The Texas Signals profiles a progressive leader in Texas each week. This week we spoke to Gina Ortiz Jones. Photo by Ana Isabel.
Gina Ortiz Jones, a former Air Force captain and public servant, came within half of one percent from ousting U.S. Rep. Will Hurd last year. When asked if she’d heard of his recently announced retirement, Jones said, “Heard of it? I caused it brother!”
A native of San Antonio and veteran of the Iraq War, Jones is again running for the same congressional seat. “Do I think he’s scared of a rematch? Yes,” Jones said. “Do I think that if I weren’t running, he would be running? Also yes.”
Her campaign will take her through thousands of miles of South Texas– ground zero for so many of the Trump administration’s anti-immigration policies and rhetoric. The massive 23rd congressional district stretches 500 miles from San Antonio to just outside El Paso, following the Rio Grande all the way in between.
Home to more than 700,000 mostly Latino residents, it’s Texas’ largest congressional district and is also the largest congressional district bordering Mexico. Earlier this month, nonpartisan election analysts at Cook Political Report changed their rating of the district from “toss up” to “lean Democratic.”
“We’ve showed up all throughout this district,” Jones said. “This is a district that is larger than 30 states– 40 percent of the Texas-Mexico border is in this district.”
Campaigning in the vast region in 2018 taught her that there was a careful balance between fighting for issues that make national headlines– like the migrant detention camps on the border– and everyday issues residents are facing, like putting food on the table.
As the daughter of a single mother who emigrated from the Philippines, Jones said she is heartbroken and angered by the mistreatment of migrants who have risked everything to move to the U.S. She said her mother graduated from the top university in the Philippines with a graduate degree but moved to the U.S. to work as a domestic helper. “My younger sister and I were reminded everyday that we were lucky to be born here– not smart– lucky,” Jones said.
Jones said her district is on the front lines of Trump’s racist policies along with the entire Texas-Mexico border that is suffering from the president’s white nationalism. “To see 22 white crosses lined up that don’t have to be there,” Jones said of her recent visit to El Paso, “it’s a reminder of what’s at stake.”
If elected next November, Jones will be among the few openly gay members of Congress.
“It’s funny, I’m looking at the living room where that happened,” Jones said of her childhood home in San Antonio where she came out to her mom at 15. “She was flipping through a newspaper or a magazine or something, and I don’t know what came over me but I thought, you know what, I’m going to tell her.”
“And I told her ‘I think I like girls’ and, without missing a beat, she didn’t even look up from what she was reading and said, ‘I think you just like the clothes that they’re wearing’,” Jones said, laughing. “And so, it was kind of logical in one way, but it was her own way of shutting down the conversation, which it effectively did. And we didn’t talk about it again. And that was that.”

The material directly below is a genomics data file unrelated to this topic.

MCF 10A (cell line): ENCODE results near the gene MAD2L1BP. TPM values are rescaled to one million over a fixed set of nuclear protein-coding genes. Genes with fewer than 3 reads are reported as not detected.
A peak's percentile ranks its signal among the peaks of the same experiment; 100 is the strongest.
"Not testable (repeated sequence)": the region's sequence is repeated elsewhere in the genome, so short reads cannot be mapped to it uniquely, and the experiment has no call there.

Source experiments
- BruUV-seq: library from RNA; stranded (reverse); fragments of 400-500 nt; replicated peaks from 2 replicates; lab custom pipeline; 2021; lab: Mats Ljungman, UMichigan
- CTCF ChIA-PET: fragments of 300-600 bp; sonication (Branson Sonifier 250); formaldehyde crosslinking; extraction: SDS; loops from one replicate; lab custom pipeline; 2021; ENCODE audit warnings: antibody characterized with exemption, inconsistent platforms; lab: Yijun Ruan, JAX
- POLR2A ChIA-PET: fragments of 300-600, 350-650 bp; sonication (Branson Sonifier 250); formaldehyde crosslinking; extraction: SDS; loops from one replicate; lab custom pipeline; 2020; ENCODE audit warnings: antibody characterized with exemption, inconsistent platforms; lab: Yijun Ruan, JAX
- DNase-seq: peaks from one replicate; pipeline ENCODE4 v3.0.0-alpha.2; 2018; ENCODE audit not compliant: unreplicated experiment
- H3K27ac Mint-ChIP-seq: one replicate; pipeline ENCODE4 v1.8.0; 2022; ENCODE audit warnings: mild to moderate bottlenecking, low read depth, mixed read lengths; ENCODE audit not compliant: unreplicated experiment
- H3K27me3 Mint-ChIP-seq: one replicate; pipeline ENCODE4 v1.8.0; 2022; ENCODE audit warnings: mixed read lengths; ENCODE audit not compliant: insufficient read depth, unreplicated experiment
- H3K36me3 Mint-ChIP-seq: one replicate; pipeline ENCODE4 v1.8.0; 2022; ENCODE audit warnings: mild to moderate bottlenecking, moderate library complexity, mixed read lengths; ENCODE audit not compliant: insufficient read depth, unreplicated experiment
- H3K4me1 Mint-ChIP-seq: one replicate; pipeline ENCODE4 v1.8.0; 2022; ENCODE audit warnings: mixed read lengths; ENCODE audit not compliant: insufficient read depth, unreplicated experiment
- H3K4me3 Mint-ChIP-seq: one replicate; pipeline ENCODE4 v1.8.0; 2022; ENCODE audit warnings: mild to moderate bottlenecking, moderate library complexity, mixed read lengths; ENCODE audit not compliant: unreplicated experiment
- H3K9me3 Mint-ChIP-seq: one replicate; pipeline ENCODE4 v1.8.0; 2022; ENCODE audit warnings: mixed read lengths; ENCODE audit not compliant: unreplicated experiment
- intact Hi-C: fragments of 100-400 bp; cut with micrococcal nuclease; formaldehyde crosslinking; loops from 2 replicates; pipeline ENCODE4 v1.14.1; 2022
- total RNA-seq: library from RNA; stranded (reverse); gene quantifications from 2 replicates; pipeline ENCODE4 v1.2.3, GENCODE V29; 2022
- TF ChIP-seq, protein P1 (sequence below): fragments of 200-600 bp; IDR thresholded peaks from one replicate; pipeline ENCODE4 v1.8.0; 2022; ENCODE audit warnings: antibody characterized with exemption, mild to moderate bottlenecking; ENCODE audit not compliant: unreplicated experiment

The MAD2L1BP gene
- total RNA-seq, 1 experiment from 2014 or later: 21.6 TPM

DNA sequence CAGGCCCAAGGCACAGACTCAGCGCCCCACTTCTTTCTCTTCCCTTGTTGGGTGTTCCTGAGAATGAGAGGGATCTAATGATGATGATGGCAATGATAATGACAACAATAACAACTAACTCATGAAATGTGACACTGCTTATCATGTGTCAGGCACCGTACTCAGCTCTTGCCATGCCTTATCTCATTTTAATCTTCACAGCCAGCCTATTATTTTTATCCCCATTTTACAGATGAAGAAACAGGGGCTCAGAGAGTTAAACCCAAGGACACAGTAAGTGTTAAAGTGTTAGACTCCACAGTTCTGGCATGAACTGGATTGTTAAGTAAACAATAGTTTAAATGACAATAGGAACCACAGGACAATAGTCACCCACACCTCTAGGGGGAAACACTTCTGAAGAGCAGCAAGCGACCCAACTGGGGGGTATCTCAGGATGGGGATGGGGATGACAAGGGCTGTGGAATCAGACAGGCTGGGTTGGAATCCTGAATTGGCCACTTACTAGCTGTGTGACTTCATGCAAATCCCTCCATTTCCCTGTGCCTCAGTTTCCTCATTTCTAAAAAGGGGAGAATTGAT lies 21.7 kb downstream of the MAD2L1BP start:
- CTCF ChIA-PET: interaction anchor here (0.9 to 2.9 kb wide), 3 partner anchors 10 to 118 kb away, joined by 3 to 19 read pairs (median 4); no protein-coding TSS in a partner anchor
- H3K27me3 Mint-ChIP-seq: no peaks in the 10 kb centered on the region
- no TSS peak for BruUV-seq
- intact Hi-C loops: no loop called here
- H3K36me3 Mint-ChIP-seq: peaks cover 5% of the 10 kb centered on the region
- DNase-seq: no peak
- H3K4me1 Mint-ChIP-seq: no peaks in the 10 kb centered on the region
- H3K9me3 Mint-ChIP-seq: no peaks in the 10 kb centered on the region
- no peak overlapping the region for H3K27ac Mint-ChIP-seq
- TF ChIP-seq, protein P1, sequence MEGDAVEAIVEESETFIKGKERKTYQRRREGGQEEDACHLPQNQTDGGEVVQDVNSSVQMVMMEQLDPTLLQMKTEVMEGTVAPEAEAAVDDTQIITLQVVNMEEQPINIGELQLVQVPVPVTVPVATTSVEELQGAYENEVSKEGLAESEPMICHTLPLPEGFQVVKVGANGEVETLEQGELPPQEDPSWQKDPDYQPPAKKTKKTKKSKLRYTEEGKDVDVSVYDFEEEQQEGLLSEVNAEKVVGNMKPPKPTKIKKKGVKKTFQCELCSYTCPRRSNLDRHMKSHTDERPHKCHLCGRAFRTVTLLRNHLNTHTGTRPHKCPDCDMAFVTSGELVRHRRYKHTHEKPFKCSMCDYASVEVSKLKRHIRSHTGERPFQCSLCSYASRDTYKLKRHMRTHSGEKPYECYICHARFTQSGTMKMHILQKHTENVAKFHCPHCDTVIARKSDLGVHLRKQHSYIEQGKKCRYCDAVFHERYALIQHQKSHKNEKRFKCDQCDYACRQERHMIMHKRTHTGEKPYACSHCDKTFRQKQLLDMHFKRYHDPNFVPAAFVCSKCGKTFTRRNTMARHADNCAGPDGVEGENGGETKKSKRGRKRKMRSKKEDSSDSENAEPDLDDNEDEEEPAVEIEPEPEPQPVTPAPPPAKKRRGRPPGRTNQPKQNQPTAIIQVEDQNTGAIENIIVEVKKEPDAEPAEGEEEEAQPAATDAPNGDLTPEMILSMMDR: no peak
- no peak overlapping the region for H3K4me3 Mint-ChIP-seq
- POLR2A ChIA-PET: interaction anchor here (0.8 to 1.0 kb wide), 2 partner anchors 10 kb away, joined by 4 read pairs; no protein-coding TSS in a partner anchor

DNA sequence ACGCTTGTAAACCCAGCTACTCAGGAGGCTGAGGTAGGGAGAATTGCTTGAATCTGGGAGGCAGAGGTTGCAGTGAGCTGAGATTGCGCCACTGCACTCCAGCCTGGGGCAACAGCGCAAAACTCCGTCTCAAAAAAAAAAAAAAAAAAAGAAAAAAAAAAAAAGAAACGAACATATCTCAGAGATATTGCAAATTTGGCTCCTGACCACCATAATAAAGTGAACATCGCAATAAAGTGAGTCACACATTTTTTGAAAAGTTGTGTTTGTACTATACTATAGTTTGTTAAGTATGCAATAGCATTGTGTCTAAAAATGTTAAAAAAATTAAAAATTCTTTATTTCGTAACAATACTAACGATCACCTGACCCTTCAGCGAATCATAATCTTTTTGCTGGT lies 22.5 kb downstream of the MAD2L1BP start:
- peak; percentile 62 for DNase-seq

She said her mom is now extremely supportive and has always loved her unconditionally, but at the time, she believed her mom was just trying to protect her.
After graduating high school, Jones earned a four-year Air Force ROTC scholarship to Boston University where she graduated with a degree in East Asian studies and a master’s degree in economics. After college, she joined the Air Force and was deployed to Iraq as an intelligence officer helping coordinate air support for ground troops.
During her three years of active duty, including her tour in Iraq that lasted several months, she said it was difficult serving under “don’t ask, don’t tell”– a now-defunct U.S. policy that allowed LGBTQ individuals to serve in the military as long as they weren’t out. She said that today, DREAMers in her district — those who, as minors, were brought to the U.S. by family members — are going through the same thing and have to hide part of who they are just to survive.
Her experience with the military and various defense agencies taught Jones to think critically about sending American men and women into harm’s way. “We have to understand why we’re there and about the day after,” Jones said.
Jones left her life as a public servant in June 2017 after serving in the Office of the U.S. Trade Representative during the end of Obama’s second term and the first six months of Trump’s presidency. Even as a neutral public servant, Jones said she was constantly asking herself if the policies being pushed out by the Trump administration comported with her values. The answer, obviously, was no. So Jones returned to Texas with the hope of flipping her home district and fighting the Trump administration in Congress.
“To be honest, politician is not a word I would use to describe myself,” Jones said. “I much prefer what I have been for 14 years, which is a public servant. The opportunity to serve my community and my country– a community and country that built me– that drives me.”
Fernando covers Texas politics and government at the Texas Signal. Before joining the Signal, Fernando spent two years at the Houston Chronicle and previously interned at Houston’s NPR station News 88.7. He is a graduate of the University of Houston, Jack J. Valenti School of Communication, and enjoys reading, highlighting things, and arguing on social media. You can follow him on Twitter at @fernramirez93 or email at firstname.lastname@example.org